Once I got home and unloaded all my purchases, I got out the items I would need for our dinner.  I clipped a recipe from the newspaper a year or so ago, and this dish has become one of my favourite dishes to make.  It's "baked pasta alla pizzaiola" and it's yummilicious.  I enjoy making it as much as I enjoy eating it, so I always make sure I have this dish on the menu on the weekend, and on a day when we don't have other plans.  The dish is basically a red sauce served over your choice of hearty pasta, with grilled veggies and meats of your choice added in, sprinkled with a fresh or shredded cheese of your liking.  Oooohh, it's so good (let me know if you want the recipe!).

On this particular Saturday, my husband wanted to get in touch with one of his friends and see if our families could get together in the afternoon.  For us, this means after nap time, and by that point, we might as well include dinner in those plans, otherwise our plans would end up being about an hour, then we'd have to head out and go eat.  Luckily, when those plans involve another family with young kids, it usually works out well for both of us.  After a little coordination, I made my yummy pasta dish and we took it to our friends' place and enjoyed a two family dinner of baked pasta, fresh fruit, and garlic bread, served with a nice red wine.  It was really nice to see these friends, we haven't seen them in quite a long time.  All in all, it was a great night sharing good food with good friends, we couldn't have asked for more.

My Sunday didn't go quite like my Sundays have been going for the last several weeks.  I had agreed, earlier in the week, to watch a neighbor's little girl, whom Ethel loves playing with.  I'd agreed that we'd watch her at 8AM, until her mom got home sometime late in the afternoon, just before dinner time.  No biggie.  The kids play well, and with the kids occupied it often makes the day easier for Mommy and Daddy.  For some reason, I told Daddy that I'd stay home and not do my Panera morning, since I was the one who'd agreed to watch R for the day.  This is where things took a turn.  I think in my mind I was really itching for that time out of the house, but was trying to live up to my responsibility having agreed that R could spend the day with us.  I knew that Daddy could handle it all, but, chose to stay in.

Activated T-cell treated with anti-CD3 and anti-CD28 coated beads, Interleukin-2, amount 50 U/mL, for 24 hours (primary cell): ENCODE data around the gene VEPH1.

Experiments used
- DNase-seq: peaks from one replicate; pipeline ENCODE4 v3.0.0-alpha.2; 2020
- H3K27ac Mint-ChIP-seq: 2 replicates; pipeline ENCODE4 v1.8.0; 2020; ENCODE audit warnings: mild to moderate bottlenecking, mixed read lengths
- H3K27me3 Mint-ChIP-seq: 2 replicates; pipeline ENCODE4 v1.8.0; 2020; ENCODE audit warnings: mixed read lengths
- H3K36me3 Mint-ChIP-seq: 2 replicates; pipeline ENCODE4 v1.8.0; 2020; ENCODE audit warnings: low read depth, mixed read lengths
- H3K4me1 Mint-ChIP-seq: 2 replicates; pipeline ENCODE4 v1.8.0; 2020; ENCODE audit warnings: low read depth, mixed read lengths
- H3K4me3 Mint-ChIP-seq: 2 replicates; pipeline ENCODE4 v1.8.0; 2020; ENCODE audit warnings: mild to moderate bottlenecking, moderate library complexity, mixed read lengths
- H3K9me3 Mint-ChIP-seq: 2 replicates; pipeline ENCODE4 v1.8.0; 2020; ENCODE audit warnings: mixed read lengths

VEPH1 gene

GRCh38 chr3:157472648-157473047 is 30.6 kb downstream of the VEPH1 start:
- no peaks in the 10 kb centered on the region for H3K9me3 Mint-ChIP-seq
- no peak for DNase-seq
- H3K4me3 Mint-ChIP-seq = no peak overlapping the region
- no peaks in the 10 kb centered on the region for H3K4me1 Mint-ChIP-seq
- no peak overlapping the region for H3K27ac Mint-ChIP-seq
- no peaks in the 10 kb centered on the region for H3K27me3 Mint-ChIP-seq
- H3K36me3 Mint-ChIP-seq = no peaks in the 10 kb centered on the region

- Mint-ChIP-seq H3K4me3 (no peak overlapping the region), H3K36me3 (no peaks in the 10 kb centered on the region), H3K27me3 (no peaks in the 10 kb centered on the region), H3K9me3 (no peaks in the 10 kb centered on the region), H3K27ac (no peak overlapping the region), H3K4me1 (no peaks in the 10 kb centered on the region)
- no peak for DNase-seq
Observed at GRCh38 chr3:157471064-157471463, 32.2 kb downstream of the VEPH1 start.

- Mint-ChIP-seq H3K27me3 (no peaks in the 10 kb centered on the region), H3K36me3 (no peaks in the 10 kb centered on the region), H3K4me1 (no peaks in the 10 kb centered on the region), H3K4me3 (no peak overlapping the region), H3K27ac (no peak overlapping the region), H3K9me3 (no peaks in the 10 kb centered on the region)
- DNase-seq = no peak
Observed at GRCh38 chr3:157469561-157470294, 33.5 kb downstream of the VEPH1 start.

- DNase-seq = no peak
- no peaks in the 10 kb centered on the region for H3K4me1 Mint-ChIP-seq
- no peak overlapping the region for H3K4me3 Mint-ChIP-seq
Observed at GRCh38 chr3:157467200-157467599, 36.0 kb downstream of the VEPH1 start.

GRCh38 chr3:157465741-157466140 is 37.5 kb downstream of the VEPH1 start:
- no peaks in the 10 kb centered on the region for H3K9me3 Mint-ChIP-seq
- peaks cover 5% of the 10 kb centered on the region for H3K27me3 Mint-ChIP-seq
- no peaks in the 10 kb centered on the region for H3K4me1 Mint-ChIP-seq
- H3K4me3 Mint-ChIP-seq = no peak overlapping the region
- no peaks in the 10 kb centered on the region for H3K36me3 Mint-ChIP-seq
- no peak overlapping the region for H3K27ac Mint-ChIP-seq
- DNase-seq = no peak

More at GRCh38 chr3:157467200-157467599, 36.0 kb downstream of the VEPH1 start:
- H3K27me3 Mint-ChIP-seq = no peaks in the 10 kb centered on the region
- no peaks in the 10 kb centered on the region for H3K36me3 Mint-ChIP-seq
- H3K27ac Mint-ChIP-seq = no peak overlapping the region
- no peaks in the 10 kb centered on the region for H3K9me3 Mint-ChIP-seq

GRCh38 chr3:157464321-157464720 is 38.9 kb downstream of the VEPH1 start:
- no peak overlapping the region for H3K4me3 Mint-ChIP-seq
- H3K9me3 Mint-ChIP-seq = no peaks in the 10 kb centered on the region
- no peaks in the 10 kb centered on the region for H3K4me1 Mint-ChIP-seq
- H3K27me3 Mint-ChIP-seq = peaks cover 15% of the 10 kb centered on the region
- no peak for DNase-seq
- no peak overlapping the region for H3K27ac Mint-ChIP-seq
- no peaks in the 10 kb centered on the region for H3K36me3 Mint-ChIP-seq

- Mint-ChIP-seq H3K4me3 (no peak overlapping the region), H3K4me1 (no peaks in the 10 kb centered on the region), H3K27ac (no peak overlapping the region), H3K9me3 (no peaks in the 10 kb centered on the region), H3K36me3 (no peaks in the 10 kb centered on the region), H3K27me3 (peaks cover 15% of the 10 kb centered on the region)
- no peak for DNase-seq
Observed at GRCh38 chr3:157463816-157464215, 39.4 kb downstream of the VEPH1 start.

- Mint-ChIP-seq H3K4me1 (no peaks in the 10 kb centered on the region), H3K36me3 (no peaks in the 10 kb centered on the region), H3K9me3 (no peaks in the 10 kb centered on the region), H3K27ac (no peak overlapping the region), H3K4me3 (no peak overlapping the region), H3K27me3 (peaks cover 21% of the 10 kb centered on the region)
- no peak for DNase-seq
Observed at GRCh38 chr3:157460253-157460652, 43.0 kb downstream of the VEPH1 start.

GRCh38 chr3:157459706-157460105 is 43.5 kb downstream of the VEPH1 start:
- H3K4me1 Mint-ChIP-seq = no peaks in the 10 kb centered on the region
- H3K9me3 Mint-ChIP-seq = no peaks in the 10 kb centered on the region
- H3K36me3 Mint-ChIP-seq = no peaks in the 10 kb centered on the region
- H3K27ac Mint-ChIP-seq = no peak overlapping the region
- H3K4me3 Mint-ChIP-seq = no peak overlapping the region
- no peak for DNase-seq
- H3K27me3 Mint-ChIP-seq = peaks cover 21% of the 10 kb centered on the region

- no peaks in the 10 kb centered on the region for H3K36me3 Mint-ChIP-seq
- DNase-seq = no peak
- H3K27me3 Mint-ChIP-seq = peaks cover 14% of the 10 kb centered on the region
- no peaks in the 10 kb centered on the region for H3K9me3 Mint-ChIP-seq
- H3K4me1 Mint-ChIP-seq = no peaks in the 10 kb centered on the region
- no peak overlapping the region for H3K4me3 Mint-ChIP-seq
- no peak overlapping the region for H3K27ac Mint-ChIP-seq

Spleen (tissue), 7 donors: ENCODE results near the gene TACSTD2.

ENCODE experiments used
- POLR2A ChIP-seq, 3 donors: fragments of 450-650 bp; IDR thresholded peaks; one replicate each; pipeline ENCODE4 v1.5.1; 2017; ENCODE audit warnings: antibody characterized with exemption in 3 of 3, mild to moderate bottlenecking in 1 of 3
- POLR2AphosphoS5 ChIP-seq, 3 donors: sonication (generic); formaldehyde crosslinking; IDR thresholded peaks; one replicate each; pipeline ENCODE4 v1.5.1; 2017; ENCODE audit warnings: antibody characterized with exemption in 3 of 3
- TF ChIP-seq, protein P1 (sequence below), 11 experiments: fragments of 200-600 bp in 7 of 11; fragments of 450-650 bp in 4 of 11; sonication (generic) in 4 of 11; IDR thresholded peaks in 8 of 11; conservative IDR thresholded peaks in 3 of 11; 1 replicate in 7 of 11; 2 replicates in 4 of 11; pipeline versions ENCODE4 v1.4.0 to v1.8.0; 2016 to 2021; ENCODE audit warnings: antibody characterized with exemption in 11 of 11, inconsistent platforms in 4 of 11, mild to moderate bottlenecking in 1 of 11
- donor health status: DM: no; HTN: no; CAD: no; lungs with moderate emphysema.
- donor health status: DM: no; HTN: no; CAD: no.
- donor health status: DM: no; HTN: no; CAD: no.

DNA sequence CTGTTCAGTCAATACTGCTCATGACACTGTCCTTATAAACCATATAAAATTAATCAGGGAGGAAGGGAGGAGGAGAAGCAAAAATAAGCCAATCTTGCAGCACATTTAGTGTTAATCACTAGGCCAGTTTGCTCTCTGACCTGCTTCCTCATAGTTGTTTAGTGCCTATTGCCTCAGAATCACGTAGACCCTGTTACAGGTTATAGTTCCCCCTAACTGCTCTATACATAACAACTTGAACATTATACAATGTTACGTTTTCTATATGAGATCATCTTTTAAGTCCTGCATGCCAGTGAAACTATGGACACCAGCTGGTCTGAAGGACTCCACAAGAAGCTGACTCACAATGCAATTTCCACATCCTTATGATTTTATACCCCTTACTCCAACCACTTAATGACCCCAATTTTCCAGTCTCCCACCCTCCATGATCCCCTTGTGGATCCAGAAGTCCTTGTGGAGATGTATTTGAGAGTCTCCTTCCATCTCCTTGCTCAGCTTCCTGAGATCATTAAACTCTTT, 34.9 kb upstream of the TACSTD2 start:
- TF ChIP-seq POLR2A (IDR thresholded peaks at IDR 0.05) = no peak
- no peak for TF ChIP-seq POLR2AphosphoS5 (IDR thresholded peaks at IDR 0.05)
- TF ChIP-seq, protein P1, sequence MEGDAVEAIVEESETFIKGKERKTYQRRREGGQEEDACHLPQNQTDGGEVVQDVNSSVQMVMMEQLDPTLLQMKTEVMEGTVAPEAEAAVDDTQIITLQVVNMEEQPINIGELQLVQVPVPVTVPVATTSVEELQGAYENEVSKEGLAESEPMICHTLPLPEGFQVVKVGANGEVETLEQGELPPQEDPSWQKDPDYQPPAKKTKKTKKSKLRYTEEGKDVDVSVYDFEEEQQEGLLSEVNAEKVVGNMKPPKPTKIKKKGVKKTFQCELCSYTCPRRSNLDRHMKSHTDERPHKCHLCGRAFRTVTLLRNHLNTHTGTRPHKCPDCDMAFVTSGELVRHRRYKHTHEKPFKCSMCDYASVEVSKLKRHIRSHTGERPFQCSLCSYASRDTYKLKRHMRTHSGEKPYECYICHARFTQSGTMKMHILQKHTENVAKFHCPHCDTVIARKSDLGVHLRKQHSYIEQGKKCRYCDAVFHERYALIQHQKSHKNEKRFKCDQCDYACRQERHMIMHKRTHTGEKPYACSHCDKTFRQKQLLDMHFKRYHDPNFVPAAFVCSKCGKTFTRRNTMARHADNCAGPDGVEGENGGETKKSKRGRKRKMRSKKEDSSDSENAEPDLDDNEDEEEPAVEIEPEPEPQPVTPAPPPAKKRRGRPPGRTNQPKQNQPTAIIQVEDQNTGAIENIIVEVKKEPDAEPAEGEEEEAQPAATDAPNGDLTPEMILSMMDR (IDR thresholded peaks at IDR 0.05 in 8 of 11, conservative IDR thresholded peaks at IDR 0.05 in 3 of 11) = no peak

With plans to go to a friend's house in the afternoon for a home jewelry show, I called her to find out if there was anything I could bring.  While we talked, I asked if she minded me stopping over for a bit, so I did.  I accompanied her on a short shopping trip for some last minute goods for her afternoon show.  I was gone for two hours, and made it home just in time to get lunch served to the crowd.  I apologized to Daddy when I got home, because I knew when I left that he wasn't happy that I'd suddenly changed my mind.  Was it the end of the world?  No.  Were the kids just fine?  Yes. 

After lunching, I got the kids settled into their quiet times, got the girls set up with Ethel's Lite Brite, and got myself ready.  I made the dip I promised to take to my friend's place and headed out.  I had very little time to do lunch, get ready, and make my dip, but, I sped through it all and had enough time to get to my friend's place a little bit early.  Unfortunately, I had a really nice time at her house and didn't watch the clock.  I finally checked the time and it was 5:30PM, that's when I'm normally calling everyone for dinner.  Ack!!

I rushed home, and somehow got salmon, rice, and green beans on the table by 6:30PM.  Sunday nights are bath night for the kids, so I had to get them a quick bath after dinner, too!  Ack, what have I done?!  I hate being rushed, I hate being late, and I generally don't handle that type of situation well.  The kids really like playing in the bath, too, but I had to make this one a fast bath, which they didn't appreciate very much.  I realize now how nice our Sunday nights are when we have a nice dinner together, and it's not all rushed.  Note to self, for sure.

Luckily, the closing ceremonies of the Olympic Games were on, so once we got everyone dried and into their PJ's, we all nestled onto Mommy and Daddy's bed to watch them.  We really enjoyed the Games, and I'm always sad to see them end.  As it turned out, it was a fitting end to a busy weekend.  All four of us cuddled up on the bed watching the closing ceremonies.  As I got Ethel all tucked into bed and kissed her little forehead, I realized just how lucky I am.  I have a wonderful family.  My husband loves me despite my impulsive actions, selfish moments, and disorganized days.  In the end, we are a family and we have each other, and that's the most important thing of all.